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Borrowed from Latin loc?ti?, loc?ti?nem ("speech"), from
loquor ("speak"). Compare the French cognate locution.
locution (plural locutions)
- A phrase or expression connected to an individual or a group of individuals through repeated usage.
- The television show host is widely recognized for his all-too-common locutions.
1996, David Foster Wallace, Infinite Jest:
Another way fathers impact sons is that sons, one their voices have changed in puberty, invariably answer the telephone with the same locutions and intonations of their fathers.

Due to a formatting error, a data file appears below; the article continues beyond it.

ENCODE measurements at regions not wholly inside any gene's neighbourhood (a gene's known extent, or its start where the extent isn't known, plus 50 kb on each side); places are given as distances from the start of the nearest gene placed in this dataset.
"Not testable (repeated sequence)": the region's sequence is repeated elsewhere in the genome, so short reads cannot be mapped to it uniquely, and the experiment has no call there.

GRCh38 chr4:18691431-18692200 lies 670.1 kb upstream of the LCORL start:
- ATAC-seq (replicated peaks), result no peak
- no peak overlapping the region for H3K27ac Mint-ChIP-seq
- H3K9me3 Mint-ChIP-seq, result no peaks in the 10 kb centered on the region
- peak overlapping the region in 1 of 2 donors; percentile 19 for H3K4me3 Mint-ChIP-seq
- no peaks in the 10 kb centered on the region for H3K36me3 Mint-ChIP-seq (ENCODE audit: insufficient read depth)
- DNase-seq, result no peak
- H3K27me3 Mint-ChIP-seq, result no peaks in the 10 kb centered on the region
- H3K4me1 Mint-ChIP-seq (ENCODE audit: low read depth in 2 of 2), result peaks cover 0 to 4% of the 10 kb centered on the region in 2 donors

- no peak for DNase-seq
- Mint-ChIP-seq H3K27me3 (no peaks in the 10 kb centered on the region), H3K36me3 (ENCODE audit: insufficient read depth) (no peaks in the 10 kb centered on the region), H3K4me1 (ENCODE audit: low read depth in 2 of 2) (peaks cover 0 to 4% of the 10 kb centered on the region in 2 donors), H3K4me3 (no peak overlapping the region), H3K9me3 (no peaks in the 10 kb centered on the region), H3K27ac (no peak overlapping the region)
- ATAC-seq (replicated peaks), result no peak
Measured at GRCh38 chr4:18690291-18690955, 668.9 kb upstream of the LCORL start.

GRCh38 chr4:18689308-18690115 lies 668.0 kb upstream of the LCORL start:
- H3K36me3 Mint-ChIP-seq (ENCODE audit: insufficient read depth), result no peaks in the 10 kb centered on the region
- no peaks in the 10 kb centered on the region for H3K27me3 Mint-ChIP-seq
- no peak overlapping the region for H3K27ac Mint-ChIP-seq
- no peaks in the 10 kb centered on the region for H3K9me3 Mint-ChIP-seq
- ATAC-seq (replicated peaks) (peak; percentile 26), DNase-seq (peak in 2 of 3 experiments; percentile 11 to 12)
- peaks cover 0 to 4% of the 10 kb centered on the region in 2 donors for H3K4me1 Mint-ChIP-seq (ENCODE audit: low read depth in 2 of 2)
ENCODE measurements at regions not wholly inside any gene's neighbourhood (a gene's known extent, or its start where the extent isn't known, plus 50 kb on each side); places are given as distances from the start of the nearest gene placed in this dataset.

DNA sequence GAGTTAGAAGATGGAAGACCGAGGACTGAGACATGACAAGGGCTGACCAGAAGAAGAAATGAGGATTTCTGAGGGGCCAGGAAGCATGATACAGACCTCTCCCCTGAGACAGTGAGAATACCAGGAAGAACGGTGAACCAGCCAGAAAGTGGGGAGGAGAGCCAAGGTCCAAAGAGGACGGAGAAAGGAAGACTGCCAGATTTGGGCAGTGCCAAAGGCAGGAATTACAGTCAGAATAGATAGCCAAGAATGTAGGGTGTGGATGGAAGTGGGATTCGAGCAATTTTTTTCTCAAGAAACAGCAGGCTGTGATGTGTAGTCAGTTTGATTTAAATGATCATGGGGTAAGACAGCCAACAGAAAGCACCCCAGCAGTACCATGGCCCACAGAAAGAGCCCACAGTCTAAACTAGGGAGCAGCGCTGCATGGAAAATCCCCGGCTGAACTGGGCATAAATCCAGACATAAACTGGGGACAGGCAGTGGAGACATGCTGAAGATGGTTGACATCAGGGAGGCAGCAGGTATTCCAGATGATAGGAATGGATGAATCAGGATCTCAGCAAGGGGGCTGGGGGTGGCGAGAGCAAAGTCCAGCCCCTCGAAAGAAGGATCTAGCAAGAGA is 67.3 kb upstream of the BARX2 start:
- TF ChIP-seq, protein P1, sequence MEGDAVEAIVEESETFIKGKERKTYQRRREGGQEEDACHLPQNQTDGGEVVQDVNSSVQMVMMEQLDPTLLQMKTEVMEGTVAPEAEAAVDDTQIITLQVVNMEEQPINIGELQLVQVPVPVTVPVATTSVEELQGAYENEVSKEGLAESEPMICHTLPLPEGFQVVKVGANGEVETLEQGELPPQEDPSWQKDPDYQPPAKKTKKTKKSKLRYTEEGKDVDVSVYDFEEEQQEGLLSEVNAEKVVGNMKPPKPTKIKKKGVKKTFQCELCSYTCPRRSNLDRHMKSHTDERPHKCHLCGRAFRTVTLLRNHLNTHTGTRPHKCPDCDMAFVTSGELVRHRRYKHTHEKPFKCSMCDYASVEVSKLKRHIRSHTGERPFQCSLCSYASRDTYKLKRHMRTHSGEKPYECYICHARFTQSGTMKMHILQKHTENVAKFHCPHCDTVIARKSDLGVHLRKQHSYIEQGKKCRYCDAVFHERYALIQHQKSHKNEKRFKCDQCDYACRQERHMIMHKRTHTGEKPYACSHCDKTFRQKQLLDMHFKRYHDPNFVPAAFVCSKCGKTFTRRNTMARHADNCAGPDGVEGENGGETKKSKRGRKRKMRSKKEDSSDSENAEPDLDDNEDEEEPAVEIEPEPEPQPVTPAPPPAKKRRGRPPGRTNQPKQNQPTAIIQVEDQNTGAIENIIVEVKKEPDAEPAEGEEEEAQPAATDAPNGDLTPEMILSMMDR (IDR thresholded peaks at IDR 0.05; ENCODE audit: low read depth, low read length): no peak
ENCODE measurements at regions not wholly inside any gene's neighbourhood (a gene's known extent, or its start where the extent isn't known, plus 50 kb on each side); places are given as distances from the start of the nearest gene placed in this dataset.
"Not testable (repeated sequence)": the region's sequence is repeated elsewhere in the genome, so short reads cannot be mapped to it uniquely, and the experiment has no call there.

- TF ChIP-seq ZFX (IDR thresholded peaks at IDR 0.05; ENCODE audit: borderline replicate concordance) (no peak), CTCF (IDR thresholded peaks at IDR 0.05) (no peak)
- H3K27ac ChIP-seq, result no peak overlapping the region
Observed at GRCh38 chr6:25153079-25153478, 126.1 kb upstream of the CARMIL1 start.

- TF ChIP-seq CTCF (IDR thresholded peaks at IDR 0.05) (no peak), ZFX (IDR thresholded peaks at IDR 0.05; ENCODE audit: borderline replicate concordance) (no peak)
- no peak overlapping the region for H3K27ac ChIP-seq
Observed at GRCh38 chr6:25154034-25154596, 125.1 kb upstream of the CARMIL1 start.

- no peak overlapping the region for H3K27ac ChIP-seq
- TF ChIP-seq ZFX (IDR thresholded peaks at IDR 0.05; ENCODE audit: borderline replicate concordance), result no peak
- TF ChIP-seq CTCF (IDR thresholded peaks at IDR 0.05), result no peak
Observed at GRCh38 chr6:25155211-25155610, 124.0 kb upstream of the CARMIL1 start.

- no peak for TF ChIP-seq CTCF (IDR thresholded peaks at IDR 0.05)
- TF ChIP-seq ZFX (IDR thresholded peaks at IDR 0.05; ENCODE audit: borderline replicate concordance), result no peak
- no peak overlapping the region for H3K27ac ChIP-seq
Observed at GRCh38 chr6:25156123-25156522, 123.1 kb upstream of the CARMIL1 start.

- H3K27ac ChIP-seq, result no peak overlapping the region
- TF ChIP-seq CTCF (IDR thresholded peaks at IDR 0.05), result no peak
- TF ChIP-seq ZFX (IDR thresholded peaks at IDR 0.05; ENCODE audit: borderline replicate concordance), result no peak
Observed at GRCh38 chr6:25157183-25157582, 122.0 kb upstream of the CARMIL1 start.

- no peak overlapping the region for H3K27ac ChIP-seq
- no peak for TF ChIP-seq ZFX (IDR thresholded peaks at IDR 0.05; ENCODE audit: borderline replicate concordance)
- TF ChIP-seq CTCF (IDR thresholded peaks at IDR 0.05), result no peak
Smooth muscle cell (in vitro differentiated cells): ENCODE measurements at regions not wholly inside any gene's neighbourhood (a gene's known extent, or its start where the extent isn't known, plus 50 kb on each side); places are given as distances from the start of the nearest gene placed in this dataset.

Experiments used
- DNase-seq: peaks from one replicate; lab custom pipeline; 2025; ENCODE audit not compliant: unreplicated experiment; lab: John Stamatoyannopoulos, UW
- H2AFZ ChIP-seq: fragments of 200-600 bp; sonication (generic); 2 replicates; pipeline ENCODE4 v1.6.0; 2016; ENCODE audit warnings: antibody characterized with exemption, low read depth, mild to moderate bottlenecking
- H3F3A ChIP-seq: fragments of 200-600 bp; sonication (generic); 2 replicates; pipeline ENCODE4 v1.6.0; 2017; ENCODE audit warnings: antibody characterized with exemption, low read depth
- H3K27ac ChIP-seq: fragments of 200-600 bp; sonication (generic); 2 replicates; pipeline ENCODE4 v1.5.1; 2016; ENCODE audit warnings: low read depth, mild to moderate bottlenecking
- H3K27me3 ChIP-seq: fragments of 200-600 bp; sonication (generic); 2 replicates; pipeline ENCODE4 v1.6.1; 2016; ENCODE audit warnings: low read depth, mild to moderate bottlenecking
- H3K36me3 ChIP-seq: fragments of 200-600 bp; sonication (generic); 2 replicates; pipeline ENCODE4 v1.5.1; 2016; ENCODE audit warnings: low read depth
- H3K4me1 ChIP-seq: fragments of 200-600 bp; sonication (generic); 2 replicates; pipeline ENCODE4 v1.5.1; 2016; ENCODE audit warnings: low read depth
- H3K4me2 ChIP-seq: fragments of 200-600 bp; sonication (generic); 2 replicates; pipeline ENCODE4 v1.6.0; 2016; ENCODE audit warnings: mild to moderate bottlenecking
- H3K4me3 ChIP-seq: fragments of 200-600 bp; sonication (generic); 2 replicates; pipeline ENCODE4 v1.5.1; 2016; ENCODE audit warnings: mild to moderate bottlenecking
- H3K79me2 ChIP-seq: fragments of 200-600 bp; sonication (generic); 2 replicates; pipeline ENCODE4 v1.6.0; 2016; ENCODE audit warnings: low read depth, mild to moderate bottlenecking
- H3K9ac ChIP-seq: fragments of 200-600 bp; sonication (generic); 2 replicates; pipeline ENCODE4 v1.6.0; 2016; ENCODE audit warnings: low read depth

- The use of a word or phrase in an unusual or specialized way.
- 1992, Judith Jarvis Thomson, The Realm of Rights (page 299)
- So it cannot be supposed that promisings differ from other word-givings in that a word-giver makes a promise only if he or she uses the locution "I promise".
- (religion) A supernatural revelation where a religious figure, statue or icon speaks, usually to a saint.
phrase or expression connected to an individual or a group of individuals
the use of a word or phrase in an unusual or specialized way
- Greek: ? (el) f (ékfrasi)
Borrowed from Latin loc?ti?, loc?ti?nem ("speech"), from loqui ("speak").
- (key): /l?.ky.sj/
|audio (la locution)||(file)|
locution f (plural locutions)
- phrase, locution